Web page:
Item: BM Hunter status. I’ve written on this a lot and am not going to rehash everything today. But it occurred to me that lack of resources is the easiest explanation for Blizz’s stubborn and rather puzzling refusal to address the consistent concerns of well-respected hunters that BM is in a bad place in terms of hunter play style, that it is not anywhere near what a hunter experience should be in this game.

If you are short on time and long on to-do’s, you prioritize. In this case, BM hunters are mechanically fine in Blizz’s view. Unlike some other specs, eveything works, nothing is obviously broken, so who has time to give a rat’s ass about “the feel”? Suck it up, hunters, there are DK issues to deal with!

I had a few more examples, but I am sure you get the idea. I am not bashing the WoW devs at Blizz, I really think they are doing everything they can to make an acceptable product within the constraints of their staff strengths and the August 30 deadline. I would not want their job right now. But I have serious reservations about corporate managers who have clearly failed to grasp the almost-incomprehensible complexity of the game as it has evolved, have failed to provide resource increases on the scale such complexity calls for, and who seem to have imposed a fantasy deadline for Legion. They are trying to squeeze every bit of cash they can from WoW, and they want to do it on the cheap. In their view, they are in the era of diminishing returns from the game. There is no benefit for them to make it excellent, their standard now is “good enough”.

“Try to limit your reports to things that are obviously bad.” Words to live by these days at Blizz.

About Fiannor
I have a day job but escape by playing WoW. I love playing a hunter, and my Lake Wobegonian goal is to become "above average" at it.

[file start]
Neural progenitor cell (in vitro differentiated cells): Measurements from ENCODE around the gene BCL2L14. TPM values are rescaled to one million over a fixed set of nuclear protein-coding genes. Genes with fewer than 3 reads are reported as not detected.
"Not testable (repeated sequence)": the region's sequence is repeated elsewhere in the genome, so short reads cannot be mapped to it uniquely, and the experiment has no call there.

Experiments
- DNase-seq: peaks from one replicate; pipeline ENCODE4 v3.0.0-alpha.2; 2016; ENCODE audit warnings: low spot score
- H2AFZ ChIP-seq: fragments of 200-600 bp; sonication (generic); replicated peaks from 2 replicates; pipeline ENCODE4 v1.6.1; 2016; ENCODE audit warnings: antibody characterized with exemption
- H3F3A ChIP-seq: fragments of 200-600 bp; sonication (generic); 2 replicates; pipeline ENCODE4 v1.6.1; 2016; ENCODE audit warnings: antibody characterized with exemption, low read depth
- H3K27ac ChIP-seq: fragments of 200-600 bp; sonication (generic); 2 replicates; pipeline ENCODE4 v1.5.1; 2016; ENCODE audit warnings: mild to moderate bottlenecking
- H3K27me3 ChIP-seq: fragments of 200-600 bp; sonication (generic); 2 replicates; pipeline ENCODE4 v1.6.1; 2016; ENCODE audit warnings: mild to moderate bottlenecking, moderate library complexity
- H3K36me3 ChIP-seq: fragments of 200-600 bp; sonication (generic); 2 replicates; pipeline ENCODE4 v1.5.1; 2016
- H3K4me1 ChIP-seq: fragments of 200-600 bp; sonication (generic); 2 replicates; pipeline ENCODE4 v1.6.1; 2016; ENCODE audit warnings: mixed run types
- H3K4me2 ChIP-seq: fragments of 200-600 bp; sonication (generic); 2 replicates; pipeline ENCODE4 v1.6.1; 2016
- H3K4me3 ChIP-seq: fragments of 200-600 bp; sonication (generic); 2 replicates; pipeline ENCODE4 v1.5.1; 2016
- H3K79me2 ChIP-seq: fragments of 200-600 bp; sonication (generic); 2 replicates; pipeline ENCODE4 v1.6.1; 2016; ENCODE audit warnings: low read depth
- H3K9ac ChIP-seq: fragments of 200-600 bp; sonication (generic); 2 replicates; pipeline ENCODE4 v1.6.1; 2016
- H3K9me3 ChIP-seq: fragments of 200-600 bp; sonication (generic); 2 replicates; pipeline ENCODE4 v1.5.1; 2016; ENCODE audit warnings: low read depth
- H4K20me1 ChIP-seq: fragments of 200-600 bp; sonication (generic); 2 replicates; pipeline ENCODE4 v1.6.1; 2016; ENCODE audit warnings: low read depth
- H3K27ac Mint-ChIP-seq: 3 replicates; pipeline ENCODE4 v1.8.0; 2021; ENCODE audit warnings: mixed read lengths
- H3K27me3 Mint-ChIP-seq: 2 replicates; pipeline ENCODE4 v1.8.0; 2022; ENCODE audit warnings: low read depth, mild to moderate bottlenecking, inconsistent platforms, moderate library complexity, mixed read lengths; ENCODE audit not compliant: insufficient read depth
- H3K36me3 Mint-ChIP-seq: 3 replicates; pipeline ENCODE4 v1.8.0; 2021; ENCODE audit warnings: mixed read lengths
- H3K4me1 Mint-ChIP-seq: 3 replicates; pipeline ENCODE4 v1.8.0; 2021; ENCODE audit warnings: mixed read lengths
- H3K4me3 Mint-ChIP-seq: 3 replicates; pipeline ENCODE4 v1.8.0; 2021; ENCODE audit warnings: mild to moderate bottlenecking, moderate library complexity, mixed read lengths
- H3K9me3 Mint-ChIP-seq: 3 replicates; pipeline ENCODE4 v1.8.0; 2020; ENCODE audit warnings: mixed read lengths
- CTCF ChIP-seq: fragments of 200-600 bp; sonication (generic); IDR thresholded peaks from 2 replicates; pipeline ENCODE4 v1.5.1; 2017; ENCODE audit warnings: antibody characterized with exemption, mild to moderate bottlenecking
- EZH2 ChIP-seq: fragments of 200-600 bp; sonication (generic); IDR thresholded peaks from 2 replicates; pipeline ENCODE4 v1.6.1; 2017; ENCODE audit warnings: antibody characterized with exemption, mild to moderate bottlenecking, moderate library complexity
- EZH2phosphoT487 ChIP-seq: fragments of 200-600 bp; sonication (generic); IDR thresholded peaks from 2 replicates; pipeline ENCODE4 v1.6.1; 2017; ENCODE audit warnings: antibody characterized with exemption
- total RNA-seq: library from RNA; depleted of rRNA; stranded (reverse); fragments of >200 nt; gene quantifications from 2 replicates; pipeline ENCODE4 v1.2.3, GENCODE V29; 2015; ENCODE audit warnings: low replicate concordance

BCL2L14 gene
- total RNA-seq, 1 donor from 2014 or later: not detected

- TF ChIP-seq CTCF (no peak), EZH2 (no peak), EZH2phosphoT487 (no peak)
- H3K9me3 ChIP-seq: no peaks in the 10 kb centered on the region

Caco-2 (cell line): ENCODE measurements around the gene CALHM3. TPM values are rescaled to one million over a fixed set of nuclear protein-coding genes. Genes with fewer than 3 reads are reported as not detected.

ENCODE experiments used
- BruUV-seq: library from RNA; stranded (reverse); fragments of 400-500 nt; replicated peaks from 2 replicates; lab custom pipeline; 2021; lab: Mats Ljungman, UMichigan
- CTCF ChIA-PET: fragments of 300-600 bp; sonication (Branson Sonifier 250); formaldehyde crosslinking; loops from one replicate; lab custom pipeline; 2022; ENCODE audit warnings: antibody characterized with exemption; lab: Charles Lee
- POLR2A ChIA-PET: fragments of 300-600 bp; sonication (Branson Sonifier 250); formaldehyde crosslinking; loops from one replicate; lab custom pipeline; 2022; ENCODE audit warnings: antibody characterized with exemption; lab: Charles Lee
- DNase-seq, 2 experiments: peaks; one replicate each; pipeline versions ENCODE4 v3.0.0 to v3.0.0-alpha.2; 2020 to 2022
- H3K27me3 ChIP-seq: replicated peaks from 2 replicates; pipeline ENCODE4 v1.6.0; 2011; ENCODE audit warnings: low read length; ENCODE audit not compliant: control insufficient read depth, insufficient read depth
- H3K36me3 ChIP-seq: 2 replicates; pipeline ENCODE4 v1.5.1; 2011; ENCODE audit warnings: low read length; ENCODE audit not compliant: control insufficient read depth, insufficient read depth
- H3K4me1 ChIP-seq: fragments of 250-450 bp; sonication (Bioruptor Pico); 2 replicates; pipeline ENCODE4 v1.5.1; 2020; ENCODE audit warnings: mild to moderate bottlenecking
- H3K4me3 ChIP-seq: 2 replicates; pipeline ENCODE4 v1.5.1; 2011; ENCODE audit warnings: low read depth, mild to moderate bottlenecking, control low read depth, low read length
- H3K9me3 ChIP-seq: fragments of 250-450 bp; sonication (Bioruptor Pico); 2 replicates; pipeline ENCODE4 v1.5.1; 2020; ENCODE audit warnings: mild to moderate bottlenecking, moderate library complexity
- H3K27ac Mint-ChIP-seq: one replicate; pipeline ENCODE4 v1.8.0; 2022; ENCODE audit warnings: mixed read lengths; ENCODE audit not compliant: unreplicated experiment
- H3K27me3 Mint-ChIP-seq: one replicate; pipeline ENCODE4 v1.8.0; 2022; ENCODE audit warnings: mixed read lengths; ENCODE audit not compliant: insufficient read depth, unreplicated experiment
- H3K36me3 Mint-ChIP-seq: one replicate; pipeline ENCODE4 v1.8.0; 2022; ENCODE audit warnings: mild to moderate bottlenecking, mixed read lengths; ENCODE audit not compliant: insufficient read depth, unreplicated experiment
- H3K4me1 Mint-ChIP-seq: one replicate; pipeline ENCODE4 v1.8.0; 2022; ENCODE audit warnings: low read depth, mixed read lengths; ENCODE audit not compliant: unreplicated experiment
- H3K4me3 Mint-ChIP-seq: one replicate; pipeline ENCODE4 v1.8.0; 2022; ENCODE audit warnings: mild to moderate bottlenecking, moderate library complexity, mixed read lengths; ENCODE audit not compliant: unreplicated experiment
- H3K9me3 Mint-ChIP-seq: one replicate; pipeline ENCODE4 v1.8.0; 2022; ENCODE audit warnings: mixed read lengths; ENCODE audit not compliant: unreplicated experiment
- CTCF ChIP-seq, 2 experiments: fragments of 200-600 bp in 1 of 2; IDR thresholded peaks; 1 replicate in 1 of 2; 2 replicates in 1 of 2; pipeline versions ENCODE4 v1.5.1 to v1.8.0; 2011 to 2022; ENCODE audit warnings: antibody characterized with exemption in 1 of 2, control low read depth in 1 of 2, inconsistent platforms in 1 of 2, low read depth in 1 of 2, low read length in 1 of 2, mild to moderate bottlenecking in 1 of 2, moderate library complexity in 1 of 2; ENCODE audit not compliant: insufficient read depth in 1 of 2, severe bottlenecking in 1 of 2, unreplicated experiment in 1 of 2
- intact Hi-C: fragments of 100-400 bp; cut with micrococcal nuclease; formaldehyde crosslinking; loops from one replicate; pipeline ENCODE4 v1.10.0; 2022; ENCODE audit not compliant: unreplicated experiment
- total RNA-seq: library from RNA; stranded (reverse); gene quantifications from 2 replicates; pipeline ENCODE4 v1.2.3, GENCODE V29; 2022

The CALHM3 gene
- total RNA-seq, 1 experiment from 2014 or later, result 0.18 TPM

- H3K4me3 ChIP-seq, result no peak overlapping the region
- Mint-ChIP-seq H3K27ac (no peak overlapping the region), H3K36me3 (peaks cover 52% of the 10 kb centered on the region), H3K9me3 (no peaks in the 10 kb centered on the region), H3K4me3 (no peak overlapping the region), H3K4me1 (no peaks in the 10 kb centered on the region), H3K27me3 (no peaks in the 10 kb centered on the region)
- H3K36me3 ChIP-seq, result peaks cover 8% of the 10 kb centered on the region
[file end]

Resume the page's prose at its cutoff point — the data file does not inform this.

5 Responses to Blizz’s new standard: Good enough

  1. @Marathal_2_0 says:

    From what I have found, at least concerning nameplates and other changes to the Interface. Some you may have to toggle to a different setting, exit, then go back in and set to what you want to see. The What’s new option has two images, where you would hope it would be more of a menu outlining the changes to the Interface and system. The class change blogs are months old, instead it has fallen to those running the major web sites to put out guides, I don’t even want to go into Shadowpriest changes. Some people are in love, it is making me consider exactly what you mentioned in your first paragraph.

    To me, it seems the game is designed now with the cream of the crop theory crafter’s and players being invited in for advance testing and to run ideas for improvements and changes. By the time it gets around to the average player to even take a peak into the Beta, the die has been cast and aside from some minor tuning changes, we get what is there, like it or not.

    I believe Alt mentioned too awhile back that there were issues pointed out in the Dreanor Beta that to this day have not been fixed. So I agree with you, there are probably dozens of ideas and thoughts on the table early on, but as the commitment day nears, get scrapped, and or taken care of if enough complain.

    • Fiannor says: